South Africa would not have wanted to lose the toss, certainly not on this Nagpur wicket. It meant that Hashim Amla and his team, just like in the previous two Tests, would have to play catch-up or at least be resigned to that fact in the back of their minds with the pitch behaving as if a game had been in progress for three days now.
It wouldn’t have been foolish to suggest that South Africa would have been relying more on spin to pick up wickets rather than pace. The pacers would have had to rely on the doubts caused by uneven bounce or reverse swing to pick up wickets. As Morne Morkel showed, South Africa’s main weapon was still pace, even on a dust bowl.
He started with zest early in the morning, even striking Murali Vijay on the body once, but there was not much else to explore, with the new ball. It was a pitch that was keeping low even when the ball was banged short, meaning South Africa’s pacers needed a change of tact to produce wickets.
And so, just after eight overs, Amla turned to spin. Not to Imran Tahir, who is not seen as a wicket-taking option with the newish ball, but to Simon Harmer and Dean Elgar, eliciting soft cries of shock from onlookers. The pitch was already turning big with puffs of dust blowing up when the ball landed.
It was a made-to-order pitch that had been delivered perfectly for India, who went in with three spinners and the extra batsman in Rohit Sharma, a deviance from Virat Kohli’s preferred strategy of five bowlers. But soon into the first hour on Wednesday (November 25), the rationale behind the move was evident. The extra batsman added some cushion while taking twenty wickets on this pitch was a straightforward ask off the spinners.
Elgar’s left-arm spin was used as an attacking option here by Amla as the game shifted to a distinctly sub-continent mood.
In the first hour, Vijay hogged the strike to almost render Dhawan invisible. Vijay had already attacked Harmer, lofting him over long on for six after missing a similar attempt earlier. When Dhawan tried a similar shot against Elgar, he only managed to spoon it back to the bowler. South Africa could not afford to look beyond spin after that moment. Tahir was brought on soon after the dismissal of Dhawan.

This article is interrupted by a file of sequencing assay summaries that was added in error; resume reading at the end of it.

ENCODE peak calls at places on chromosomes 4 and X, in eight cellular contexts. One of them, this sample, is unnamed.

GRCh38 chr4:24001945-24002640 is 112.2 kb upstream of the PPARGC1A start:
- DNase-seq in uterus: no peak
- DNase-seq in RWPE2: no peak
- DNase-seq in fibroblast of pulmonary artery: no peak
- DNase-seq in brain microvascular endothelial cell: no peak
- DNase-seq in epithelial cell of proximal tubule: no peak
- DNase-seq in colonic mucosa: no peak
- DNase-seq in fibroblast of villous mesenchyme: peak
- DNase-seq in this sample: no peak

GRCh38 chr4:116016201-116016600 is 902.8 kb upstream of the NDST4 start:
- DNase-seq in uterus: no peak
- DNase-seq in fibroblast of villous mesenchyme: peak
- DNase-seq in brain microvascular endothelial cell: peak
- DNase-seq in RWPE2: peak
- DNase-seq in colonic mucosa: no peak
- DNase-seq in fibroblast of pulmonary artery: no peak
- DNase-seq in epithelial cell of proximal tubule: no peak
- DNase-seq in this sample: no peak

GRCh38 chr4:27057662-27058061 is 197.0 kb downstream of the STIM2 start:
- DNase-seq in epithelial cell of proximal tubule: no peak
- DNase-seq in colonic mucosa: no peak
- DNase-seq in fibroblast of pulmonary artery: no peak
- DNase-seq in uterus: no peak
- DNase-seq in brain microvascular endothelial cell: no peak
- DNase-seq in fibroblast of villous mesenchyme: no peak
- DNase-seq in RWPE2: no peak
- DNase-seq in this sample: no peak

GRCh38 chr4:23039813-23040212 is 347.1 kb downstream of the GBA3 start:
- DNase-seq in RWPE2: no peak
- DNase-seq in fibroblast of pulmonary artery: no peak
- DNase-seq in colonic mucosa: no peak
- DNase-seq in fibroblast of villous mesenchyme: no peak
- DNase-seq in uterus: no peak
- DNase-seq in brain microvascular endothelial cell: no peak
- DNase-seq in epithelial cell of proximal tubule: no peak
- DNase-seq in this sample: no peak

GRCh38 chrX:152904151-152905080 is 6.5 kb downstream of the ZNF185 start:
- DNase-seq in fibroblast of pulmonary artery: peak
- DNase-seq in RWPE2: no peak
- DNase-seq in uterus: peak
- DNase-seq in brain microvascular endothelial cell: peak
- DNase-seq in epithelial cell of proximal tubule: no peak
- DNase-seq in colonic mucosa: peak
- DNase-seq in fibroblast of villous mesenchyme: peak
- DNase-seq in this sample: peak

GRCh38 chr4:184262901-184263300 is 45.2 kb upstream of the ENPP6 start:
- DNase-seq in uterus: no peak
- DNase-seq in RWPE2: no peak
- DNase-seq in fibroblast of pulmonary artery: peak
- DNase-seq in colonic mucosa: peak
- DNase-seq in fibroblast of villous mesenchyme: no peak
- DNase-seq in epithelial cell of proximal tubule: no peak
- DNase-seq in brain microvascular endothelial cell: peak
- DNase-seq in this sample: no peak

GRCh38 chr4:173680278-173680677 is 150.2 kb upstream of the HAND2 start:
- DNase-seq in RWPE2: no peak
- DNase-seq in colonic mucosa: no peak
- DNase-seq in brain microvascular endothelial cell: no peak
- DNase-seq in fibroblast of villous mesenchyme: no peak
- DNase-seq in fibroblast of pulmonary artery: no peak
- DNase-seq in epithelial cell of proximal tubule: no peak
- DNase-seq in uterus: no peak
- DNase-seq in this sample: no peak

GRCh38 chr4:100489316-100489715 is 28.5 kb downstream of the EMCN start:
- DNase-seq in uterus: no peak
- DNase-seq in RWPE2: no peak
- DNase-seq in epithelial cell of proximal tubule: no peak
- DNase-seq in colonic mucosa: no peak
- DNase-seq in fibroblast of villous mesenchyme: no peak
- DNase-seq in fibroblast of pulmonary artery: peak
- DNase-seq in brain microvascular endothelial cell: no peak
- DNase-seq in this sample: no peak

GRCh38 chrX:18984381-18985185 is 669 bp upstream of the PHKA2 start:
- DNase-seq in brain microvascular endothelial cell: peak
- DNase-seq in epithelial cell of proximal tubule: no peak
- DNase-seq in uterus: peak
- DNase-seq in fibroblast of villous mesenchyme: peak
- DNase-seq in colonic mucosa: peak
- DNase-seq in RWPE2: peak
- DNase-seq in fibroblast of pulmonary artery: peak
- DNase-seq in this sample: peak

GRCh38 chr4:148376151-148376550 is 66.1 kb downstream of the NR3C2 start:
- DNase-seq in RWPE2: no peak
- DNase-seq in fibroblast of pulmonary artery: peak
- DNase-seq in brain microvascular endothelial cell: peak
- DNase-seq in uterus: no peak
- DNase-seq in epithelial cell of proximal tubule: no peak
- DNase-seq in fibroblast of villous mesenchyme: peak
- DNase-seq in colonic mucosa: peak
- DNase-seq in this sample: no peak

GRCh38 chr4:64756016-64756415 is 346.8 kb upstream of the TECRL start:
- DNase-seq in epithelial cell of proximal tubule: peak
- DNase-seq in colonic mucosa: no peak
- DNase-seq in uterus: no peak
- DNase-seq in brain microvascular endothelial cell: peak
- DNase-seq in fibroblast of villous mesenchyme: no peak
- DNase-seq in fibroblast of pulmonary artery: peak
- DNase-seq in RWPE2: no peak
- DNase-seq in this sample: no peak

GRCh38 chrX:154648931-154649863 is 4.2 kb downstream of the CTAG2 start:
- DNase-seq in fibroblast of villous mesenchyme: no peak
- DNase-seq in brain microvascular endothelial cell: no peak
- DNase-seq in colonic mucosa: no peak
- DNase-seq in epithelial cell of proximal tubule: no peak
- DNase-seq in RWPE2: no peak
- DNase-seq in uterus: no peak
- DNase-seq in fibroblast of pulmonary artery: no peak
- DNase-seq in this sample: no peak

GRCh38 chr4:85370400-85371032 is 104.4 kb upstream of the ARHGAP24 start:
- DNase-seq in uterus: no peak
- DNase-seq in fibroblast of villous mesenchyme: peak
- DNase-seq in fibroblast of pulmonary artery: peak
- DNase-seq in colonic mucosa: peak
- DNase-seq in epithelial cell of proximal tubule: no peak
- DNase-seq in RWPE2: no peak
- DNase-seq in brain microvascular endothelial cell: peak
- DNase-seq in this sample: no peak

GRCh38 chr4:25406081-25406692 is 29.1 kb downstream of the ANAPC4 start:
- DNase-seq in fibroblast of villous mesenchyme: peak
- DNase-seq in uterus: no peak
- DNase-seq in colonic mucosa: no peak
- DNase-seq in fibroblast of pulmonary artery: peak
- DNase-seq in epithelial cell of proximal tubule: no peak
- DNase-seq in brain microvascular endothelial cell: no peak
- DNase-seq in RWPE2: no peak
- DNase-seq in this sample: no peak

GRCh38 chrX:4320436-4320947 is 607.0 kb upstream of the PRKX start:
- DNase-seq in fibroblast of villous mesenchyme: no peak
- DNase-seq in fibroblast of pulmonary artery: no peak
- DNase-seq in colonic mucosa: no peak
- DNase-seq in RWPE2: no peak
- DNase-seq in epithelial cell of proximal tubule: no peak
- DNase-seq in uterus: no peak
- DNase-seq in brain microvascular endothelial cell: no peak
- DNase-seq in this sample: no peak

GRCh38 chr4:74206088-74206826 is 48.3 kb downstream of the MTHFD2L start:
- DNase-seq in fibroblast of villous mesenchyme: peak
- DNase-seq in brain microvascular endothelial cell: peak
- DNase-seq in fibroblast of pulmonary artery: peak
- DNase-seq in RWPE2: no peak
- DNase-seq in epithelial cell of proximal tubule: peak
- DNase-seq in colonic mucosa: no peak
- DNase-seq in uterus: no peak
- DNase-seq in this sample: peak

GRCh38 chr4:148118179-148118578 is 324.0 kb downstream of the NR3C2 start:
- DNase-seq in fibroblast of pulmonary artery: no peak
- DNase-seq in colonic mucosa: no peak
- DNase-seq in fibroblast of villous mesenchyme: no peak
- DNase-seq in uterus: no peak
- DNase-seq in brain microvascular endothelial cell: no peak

One of the reasons cited for delaying Tahir was his tendency to concede runs in boundaries – a terrible prospect in a game that had all the signs of being a low-scorer, thanks to the pitch. He lived up to that reputation, conceding two against Pujara in just his second over. He was replaced by Morkel, a move that provided an unexpected break.
Vijay, who seemed to have understood what was needed, was bating on 40 when he missed a delivery that straightened a touch. Morkel was rewarded for attacking the stumps.
It was the impetus that he needed. Morne’s reverse swing in the second session was revelatory. He, along with offie Simon Harmer, picked four wickets in the afternoon session. Harmer, attacking from round the stumps, finally got one to turn from outside off stump to trap Pujara plumb in front, Morkel broke through Rahane’s prod with a big in-dipper and later set-up Kohli to have him poking out and edging. India’s extra batsman, Rohit Sharma, edged an off-break onto his pads to be caught.
There were enough challenges on offer from the pitch. It also put India’s 85 for just two wickets in the first session into perspective. South Africa needed a session to guage the nature of the wicket and employ tactics suited to it. Those early runs might have just been a boon for the hosts. They will hope that the tail wags long and just enough to frustrate the visitors. South Africa will take heart if they keep India down to less than 200 but they will start their innings, with the puffs of dust and cracks playing on their mind.